The shift in policy was driven by the major banks themselves. In an open letter to Treasurer Scott Morrison released early Thursday morning (30 November), the banks said a full inquiry was needed to bring “certainty” to the banking industry.
“In light of the latest wave of speculation about a parliamentary commission of inquiry into the banking and finance sector, we believe it is now imperative for the Australian government to act decisively to deliver certainty to Australia’s financial services sector, our customers and the community,” the statement said.
“Our banks have consistently argued the view that further inquiries into the sector, including a royal commission, are unwarranted. They are costly and unnecessary distractions at a time when the finance sector faces significant challenges and disruption from technology and growing global macroeconomic uncertainty.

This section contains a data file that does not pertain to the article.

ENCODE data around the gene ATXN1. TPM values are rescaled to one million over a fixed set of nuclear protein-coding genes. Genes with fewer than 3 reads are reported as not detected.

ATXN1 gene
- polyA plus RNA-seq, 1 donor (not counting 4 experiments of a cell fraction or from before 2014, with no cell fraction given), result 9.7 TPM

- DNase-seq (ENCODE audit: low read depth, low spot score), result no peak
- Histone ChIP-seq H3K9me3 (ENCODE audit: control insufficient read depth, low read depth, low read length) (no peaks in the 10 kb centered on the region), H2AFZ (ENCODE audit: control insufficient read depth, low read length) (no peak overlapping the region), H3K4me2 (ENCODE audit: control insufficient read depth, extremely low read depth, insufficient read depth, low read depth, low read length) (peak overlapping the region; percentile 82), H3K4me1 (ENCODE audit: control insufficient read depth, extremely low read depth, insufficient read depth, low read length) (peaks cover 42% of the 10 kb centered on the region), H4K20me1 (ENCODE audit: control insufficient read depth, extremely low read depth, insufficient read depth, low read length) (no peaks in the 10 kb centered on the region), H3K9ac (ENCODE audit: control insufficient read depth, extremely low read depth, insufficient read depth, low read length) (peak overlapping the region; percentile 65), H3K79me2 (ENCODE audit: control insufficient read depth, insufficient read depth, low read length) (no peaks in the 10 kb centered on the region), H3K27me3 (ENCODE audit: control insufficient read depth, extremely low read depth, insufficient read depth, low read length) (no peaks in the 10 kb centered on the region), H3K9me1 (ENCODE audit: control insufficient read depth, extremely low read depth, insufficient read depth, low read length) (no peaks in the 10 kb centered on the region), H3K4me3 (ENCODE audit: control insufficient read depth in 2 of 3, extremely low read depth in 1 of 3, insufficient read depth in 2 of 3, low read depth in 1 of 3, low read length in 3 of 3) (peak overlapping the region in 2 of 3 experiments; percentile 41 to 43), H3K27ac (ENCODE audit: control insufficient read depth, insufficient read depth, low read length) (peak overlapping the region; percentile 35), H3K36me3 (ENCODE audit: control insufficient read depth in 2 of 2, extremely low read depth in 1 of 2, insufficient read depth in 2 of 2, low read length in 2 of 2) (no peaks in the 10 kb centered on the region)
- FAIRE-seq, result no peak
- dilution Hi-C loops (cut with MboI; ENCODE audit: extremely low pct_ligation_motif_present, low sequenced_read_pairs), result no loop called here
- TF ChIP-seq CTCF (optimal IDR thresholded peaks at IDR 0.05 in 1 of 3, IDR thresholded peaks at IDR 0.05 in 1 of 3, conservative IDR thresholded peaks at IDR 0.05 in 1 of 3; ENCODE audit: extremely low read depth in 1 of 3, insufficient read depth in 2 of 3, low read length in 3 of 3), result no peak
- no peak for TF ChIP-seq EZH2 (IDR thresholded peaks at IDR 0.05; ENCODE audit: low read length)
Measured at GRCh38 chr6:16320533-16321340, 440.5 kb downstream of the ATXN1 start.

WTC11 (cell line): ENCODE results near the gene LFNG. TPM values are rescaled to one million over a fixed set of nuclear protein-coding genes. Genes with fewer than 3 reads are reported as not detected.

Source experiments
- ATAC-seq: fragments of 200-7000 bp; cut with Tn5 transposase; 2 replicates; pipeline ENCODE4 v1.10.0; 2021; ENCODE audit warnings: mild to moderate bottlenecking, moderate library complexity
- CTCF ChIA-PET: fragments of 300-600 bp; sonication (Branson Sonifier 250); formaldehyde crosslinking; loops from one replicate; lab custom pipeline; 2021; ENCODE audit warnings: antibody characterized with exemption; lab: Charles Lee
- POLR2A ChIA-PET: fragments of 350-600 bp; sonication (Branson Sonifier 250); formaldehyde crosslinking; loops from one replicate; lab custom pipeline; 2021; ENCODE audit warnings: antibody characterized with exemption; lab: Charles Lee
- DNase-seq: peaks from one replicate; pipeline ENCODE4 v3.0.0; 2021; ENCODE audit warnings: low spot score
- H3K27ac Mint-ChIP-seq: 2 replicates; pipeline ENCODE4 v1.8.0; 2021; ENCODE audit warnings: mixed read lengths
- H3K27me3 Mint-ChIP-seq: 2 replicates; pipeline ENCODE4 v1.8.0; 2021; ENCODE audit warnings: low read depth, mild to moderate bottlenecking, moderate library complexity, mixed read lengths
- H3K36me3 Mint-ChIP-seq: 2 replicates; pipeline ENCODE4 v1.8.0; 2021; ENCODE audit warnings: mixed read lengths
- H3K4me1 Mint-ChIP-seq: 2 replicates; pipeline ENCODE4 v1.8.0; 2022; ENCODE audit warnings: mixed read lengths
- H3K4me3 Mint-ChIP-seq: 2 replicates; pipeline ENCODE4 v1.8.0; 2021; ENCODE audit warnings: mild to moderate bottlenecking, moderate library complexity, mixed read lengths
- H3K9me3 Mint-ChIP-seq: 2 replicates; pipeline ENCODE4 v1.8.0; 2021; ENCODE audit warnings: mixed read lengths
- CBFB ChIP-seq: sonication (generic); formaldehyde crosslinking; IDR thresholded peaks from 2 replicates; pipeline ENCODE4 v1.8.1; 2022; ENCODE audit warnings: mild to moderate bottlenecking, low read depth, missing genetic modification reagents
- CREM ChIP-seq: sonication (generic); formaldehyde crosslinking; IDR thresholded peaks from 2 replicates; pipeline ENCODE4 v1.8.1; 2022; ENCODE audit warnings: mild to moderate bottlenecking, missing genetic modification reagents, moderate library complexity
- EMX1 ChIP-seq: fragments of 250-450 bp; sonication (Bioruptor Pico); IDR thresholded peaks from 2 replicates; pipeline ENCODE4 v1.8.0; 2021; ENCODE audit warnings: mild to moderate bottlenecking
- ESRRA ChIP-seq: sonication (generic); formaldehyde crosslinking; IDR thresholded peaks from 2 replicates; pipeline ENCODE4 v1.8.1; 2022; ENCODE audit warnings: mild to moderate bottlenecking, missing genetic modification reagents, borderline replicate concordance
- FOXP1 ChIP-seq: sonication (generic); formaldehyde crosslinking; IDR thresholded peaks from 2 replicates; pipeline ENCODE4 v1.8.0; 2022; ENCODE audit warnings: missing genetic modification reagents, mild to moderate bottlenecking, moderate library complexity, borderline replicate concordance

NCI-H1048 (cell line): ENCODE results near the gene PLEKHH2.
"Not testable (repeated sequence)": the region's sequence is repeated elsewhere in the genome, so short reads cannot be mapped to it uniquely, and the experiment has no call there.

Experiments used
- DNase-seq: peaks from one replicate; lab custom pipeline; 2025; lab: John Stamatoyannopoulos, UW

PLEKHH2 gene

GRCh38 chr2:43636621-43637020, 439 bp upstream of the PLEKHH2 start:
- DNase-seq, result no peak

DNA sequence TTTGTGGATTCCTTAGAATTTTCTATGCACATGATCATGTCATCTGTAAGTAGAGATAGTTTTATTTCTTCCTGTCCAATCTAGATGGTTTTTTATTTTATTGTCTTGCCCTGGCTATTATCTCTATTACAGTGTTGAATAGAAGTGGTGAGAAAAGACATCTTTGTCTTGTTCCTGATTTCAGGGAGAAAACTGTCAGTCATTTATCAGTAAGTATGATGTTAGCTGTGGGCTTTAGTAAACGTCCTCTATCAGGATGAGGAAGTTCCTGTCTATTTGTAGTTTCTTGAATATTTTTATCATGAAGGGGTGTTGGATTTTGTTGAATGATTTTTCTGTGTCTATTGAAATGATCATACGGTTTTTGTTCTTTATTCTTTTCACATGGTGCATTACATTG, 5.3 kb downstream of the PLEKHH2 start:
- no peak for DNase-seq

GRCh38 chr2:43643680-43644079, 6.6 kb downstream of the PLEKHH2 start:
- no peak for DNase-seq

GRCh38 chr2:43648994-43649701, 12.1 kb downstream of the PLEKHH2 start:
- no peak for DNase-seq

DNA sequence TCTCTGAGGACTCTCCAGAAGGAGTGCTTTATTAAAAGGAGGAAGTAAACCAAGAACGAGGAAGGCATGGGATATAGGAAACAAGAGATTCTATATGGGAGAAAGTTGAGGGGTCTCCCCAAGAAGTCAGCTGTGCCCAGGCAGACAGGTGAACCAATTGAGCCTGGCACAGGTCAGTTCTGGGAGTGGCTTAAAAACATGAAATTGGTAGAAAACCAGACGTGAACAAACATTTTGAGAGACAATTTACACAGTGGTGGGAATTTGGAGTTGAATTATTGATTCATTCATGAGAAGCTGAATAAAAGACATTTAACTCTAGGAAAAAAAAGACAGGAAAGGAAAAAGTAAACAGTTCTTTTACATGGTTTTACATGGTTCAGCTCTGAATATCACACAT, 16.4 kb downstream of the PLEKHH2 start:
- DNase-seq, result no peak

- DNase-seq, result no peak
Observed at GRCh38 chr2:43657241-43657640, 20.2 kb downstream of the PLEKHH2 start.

“However, it is now in the national interest for the political uncertainty to end. It is hurting confidence in our financial services system, including in offshore markets, and has diminished trust and respect for our sector and people. It also risks undermining the critical perception that our banks are unquestionably strong.”
It follows a number of scandals in the industry about poor practices, compliance failures and even underpayments of employee entitlements.
The move is not a good look for the government, given that it has faced accusations of being too close to the big end of town. With the banks suddenly changing their mind on the need for an inquiry, and the government immediately following suit, allegations of bias towards corporate Australia are likely to ramp up.
The latest political poll suggested the government is lagging the Opposition, with Prime Minister Turnbull losing his status as the preferred Prime Minister over Labor’s Bill Shorten.